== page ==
Find a creative space. Having a designated creative space makes a big difference. Years ago I took over our dining table and leave my supplies out. It makes sitting down to create so easy. No setup needed. Sometimes when I want to get back in the zone, I spend time organizing my supplies and space. By the time I’m done, I’m so ready to get to work!

Be kind to yourself. No one is perfect. Missing a day here or there isn’t the end of the world. Forgive yourself and pick up your pen or paints the next day. Don’t let one day turn into a week.

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October is Inktober

Let’s Get Excited for Inktober by Eileen McKenna

When I think of October I think of Fall colors and black ink lines. October is InkTober! For several years I’ve participated in Inktober, a daily challenge to create in ink. In the early years of my participation, I was a purest, only drawing in ink. But it’s hard for me to stay away from my watercolors for a whole month! In more recent years I’ve blended the two – creating fall themed illustrations with ink outlines using my favorite ink pen.

Inktober illustration by Eileen McKenna

There are optional Inktober prompts – which I don’t follow. Prompts are great, but I prefer to paint what inspires me. There are tons of creative challenges online. It doesn’t matter which one you follow or if you follow all the “rules.” The point of these challenges is to inspire and motivate us to create more regularly.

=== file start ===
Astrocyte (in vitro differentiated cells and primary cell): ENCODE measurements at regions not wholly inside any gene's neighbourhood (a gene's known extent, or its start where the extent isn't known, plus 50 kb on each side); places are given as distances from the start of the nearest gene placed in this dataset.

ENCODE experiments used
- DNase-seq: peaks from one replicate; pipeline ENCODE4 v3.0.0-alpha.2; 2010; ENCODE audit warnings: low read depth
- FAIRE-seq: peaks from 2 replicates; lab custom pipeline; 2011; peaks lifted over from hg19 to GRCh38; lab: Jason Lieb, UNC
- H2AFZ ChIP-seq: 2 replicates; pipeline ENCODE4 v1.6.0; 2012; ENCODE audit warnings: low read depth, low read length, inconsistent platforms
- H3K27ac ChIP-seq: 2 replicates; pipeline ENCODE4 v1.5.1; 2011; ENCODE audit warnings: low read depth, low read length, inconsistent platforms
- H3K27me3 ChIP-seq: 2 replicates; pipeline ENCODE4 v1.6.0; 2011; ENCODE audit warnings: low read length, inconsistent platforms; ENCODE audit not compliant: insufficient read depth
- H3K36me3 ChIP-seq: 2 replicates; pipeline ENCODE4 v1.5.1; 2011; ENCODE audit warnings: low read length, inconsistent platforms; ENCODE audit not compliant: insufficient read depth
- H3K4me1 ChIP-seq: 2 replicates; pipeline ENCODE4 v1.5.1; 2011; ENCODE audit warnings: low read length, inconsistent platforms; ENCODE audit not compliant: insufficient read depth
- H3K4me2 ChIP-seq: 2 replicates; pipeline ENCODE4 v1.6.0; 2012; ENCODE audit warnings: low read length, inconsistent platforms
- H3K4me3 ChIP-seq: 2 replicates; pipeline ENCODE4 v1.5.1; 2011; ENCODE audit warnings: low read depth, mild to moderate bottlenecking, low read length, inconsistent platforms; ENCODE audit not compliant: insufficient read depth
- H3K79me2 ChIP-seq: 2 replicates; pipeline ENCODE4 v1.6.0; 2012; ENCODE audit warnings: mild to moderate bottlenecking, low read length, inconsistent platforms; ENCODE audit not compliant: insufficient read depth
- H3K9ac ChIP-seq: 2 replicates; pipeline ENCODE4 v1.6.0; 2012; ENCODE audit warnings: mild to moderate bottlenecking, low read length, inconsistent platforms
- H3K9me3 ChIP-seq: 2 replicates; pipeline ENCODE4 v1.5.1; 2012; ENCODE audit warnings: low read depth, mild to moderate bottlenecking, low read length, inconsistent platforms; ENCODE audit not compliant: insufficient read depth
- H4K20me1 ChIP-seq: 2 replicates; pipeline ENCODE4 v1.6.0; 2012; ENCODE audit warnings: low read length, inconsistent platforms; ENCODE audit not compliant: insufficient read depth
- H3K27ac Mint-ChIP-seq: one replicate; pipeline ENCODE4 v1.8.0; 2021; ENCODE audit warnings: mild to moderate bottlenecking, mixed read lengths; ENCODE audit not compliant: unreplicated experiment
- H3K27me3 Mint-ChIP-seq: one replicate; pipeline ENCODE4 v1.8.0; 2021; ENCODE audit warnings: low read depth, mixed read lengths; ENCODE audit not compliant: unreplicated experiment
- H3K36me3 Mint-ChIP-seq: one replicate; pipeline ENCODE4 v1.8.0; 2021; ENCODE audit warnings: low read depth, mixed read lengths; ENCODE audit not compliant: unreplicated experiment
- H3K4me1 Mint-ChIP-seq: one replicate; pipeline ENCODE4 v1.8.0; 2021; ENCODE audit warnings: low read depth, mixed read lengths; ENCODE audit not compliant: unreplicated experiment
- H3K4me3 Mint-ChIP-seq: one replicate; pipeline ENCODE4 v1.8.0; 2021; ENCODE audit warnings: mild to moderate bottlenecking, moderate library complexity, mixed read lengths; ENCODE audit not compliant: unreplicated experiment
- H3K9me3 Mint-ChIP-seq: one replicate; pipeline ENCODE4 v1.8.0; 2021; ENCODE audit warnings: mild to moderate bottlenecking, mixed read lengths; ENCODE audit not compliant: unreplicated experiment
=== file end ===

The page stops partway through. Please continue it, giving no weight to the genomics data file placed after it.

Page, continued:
I’m adjusting to my new work schedule and am ready to fit in daily creativity – so Inktober comes at the perfect time for me. What about you? Are you ready for Inktober?!

Learn more:

Learn more about Inktober
find out where I met the creator of Inktober,
and read my Inktober supply checklist:

Don’t miss out:

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Let’s Paint Fall

Last weekend, after a beautiful beach day, I was sitting in my yard when a yellow leaf floated past me and landed in the grass. I yelled to my son, “It’s fall!” Despite the beautiful, summery weather, fall is indeed on its way.

I remember the first fall after making “my creative resolution.” It was a time when I had long lists of ideas for projects. I was noticing everything around me, soaking up the inspiration. When the leaves started to change and fall from the trees, I was stunned by the explosion of color. Was it always like this? How come I never noticed it before?

Being open to inspiration is a big part of the creative process. Knowing what to paint when you sit down comes from soaking up inspiration in the time before painting. I welcome the change of seasons. I welcome the fresh inspiration.

paint a single leaf

Paint a single leaf and challenge yourself to make it as realistic as possible. It’s all about noticing the details and painting more and more layers, with thinner and thinner brushes as you go.

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paint a pile of leaves

Paint a pile of leaves and challenge yourself to use as many colors as possible.

Capturing fall works perfectly with watercolor. Think of all of the colors on one leaf, or in one tree. Allow your watercolors to bleed and blend – like they love to do. Be inspired by the season! 

Fall landscape printable tutorial

Embrace the vibrant colors of fall with this step by step tutorial. Trace the barn and create the farm house with a few pieces of tape – no drawing required!

Fall Pumpkin Farm Painting Tutorial
Download from my Etsy shop!